What does this quote mean? How does a mistake go away? Write about a time when you made a mistake, but learned a valuable lesson as a result.
Chapter 6 ends abruptly. Please write the epilogue or the story after the story ends.
What happens to George after the fateful evening concluding the novella? He and Slim walk off together into the darkness and then what?
Where does George go from here? What will he do? How will he live his life?
Breakdown by Chapter & Chapter Questions
The Knights of the Round Table vs. Of Mice and Men
Is George a hero?
What about Lennie...
Code of Honor
Coat of Arms
In Medieval times the Coat of Arms was placed on banners and shields to signify a knight’s allegiance.
On it was a representation of their lord’s heritage, values, and accomplishments. It was used to identify
friends and foes during battle.
Choose a character from Of Mice and Men and create a coat of arms for that character. The character
does not have to be considered "noble" or "chivalrous."
1. Section 1: Write the character's name and a brief description of his/her role throughout the story.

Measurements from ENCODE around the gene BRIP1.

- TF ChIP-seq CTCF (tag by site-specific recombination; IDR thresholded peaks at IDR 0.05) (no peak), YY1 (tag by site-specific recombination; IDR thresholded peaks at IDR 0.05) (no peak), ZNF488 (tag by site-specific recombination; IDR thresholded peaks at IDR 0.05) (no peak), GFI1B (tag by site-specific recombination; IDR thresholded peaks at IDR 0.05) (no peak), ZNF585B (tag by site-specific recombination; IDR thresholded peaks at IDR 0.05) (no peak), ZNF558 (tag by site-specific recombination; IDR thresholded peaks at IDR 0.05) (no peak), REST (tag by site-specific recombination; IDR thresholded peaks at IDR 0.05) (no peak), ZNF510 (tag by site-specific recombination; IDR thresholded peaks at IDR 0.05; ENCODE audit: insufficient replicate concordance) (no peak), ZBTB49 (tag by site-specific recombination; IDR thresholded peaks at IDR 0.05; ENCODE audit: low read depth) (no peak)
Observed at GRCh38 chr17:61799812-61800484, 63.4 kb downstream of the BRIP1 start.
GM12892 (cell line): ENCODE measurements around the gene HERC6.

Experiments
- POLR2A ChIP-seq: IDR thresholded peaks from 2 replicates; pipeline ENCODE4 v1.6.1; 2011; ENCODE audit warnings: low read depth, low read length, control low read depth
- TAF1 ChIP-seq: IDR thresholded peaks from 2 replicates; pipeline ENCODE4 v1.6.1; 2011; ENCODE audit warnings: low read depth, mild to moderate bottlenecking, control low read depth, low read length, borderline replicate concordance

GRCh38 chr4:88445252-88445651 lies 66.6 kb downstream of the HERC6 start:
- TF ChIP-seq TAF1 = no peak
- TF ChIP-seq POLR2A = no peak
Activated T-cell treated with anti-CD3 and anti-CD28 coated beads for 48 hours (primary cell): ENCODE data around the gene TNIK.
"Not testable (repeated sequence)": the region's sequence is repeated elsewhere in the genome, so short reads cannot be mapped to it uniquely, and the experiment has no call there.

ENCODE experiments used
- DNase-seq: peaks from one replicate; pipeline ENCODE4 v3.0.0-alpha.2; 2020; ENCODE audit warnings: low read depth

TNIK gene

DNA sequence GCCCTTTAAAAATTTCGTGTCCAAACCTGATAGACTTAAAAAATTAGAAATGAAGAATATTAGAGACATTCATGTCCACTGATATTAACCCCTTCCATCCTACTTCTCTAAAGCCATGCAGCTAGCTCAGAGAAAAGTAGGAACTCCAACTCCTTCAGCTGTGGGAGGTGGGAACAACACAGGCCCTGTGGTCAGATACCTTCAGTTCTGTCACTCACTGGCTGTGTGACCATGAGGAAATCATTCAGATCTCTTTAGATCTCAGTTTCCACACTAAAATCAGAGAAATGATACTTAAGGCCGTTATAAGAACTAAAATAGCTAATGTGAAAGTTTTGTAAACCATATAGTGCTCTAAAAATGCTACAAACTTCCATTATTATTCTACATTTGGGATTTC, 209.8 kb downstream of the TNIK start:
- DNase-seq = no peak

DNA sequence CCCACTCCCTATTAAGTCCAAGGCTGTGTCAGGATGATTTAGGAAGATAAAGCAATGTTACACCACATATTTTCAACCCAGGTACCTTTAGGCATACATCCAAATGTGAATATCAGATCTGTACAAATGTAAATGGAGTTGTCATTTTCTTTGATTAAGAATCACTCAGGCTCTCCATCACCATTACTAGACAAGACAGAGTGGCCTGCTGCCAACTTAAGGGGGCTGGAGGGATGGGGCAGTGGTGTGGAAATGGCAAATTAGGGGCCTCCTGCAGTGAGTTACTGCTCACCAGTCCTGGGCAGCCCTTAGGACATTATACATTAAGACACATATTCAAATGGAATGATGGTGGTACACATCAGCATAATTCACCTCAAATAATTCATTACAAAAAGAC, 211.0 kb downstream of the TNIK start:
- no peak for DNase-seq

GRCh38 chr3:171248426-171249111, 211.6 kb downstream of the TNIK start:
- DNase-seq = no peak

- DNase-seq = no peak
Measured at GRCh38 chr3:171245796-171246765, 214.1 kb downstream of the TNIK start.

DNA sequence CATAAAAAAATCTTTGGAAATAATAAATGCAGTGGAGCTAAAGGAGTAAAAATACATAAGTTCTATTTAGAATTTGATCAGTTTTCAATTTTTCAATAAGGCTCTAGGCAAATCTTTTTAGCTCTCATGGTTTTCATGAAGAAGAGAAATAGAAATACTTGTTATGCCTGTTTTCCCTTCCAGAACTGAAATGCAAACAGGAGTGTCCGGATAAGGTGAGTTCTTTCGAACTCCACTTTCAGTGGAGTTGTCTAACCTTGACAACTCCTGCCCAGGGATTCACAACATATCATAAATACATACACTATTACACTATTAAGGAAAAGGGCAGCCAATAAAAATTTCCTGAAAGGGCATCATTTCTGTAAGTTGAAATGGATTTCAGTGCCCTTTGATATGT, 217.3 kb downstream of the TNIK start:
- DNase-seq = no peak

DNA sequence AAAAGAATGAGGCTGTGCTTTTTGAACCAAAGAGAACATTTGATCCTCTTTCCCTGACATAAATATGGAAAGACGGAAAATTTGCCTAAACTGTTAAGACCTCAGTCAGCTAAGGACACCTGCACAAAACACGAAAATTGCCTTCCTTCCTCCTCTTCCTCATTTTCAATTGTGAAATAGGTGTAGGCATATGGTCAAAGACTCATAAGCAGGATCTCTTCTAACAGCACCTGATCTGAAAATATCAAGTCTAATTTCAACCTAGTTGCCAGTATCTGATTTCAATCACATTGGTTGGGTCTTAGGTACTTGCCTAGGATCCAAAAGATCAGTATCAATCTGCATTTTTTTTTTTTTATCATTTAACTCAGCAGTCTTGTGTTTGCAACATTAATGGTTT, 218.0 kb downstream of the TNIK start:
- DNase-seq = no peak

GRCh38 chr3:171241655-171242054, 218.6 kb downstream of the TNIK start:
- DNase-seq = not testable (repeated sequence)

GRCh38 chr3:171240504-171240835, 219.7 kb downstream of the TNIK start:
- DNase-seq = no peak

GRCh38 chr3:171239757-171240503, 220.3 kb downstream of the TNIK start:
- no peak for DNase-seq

2. Sections 2 & 3 : Choose two values that the character upholds throughout the novella.
Write down the values and draw a depiction of each.
3. Section 4: Choose the character's greatest strength. Write the strength and draw a depiction.
4. Section 5: Write/Draw the character's greatest accomplishment.
5. Section 6: Write/Draw the character's aspiration expressed throughout the story.
And a youth said, "Speak to us of Friendship."
Your friend is your needs answered.
He is your field which you sow with love and reap with thanksgiving.
And he is your board and your fireside.
For you come to him with your hunger, and you seek him for peace.
When your friend speaks his mind you fear not the "nay" in your own mind, nor do you withhold the "ay."
And when he is silent your heart ceases not to listen to his heart;
For without words, in friendship, all thoughts, all desires, all expectations are born and shared, with joy that is unacclaimed.
When you part from your friend, you grieve not;
For that which you love most in him may be clearer in his absence, as the mountain to the climber is clearer from the
And let there be no purpose in friendship save the deepening of the spirit.
For love that seeks aught but the disclosure of its own mystery is not love but a net cast forth: and only the unprofitable is caught.